Anyone who has ever tried to write a story has been there: We know how to begin, and we know how to end, but… what about the middle?
I am currently struggling with this problem in my re-write of Marsip, the sequel to Aza. I’ve taken the lamest way to deal with the ‘middle problem’, which is to ignore it and work on a different novel*. I would suggest not following my bad example and saving the option of ignoring your story as a last resort.
Because there are many other ways forward.
Let’s start by understanding what the problem is. There are many different flavors of ‘middle problems’: the acrid tang of failure because we have absolutely no ideas; the salty, bland taste of boredom because we do have ideas– we just don’t feel like writing them because we would rather write the exciting climax; or the sickly-sweet garnish of self-doubt that none of our ideas for the middle are worthy enough of the beginning and end.
All these flavors lead to the same outcome: writer’s block. But don’t worry, there are some easy fixes.
The bland taste of boredom is probably the easiest to change. Contrary to popular belief, just because you read stories in order doesn’t mean they were written in order. Basically, don’t worry about the middle right now– skip straight to the climax. Write the bits that you want to write. You can fill in the gaps later. And don’t forget– the middle bit is where things get worse and worse until ‘all hell breaks loose’. Whether this is actual Hell or just an angry little sister, is up to you. If you think the middle bit is boring, then your readers will too.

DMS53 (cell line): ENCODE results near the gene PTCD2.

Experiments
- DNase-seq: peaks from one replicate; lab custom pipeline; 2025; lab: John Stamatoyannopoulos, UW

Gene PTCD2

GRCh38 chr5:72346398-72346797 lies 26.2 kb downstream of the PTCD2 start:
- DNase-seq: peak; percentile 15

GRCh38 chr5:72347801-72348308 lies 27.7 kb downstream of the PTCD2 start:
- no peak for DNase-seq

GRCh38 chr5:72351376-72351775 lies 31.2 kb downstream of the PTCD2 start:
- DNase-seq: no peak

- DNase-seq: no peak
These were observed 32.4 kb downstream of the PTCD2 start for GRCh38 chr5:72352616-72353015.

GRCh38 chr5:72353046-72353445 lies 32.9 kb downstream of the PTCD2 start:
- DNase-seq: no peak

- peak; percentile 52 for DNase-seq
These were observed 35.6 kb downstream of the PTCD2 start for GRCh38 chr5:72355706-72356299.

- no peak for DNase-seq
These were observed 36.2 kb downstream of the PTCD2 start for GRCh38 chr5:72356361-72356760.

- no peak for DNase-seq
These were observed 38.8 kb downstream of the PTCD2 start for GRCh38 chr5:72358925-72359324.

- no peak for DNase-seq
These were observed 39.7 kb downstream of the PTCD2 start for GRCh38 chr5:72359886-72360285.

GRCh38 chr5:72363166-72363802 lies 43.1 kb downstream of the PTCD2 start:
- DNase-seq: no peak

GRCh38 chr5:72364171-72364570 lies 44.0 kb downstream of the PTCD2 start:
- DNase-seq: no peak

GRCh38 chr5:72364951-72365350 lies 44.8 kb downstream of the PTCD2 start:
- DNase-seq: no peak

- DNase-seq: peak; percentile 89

If all you can taste is the acrid tang of failure, you have several choices: you can skip the middle and write the end (chances are that you’ll have more than one idea by the time you’re finished), or if you’d rather have more of a plan, then write a list of at least ten possible ideas for events that could happen in the middle of the story. It doesn’t matter what the ideas are or how ridiculous they may be– they’re just ideas. If you write enough of them, you’ll get at least one good one.
No one likes the sickly-sweet garnish of self-doubt, but it’s easy to serve yourself some by mistake. The easiest way to get rid of it is to remind yourself that you don’t have to write the perfect middle the first time. If the idea you picked doesn’t seem to fit your story, write a second middle. Write five if you want. And don’t let yourself decide that they suck until you actually understand what your ideas bring to the story. If you don’t fancy writing several long middles, at least write outlines listing all the plot points, pros, and cons that your ideas give.
No matter which problem you might be facing, don’t forget that your story doesn’t have to be perfect the first time through. You can re-write, cut out, and add-in to your heart’s content before even thinking about calling it done. Stories don’t just leap gracefully into this world perfectly formed– they thud into it like a lump of shapeless clay. Most importantly, they’ve run into you, so make the most of sculpting them!
Good luck, and don’t give up.
*Although, now that I’ve thought about it… Marsip, here I come!
The idea for this ‘middle problem’ post actually came from one of my friends. If you have any writing questions you’d like answered, contact me and I will do my best to come up with ideas for a blog post.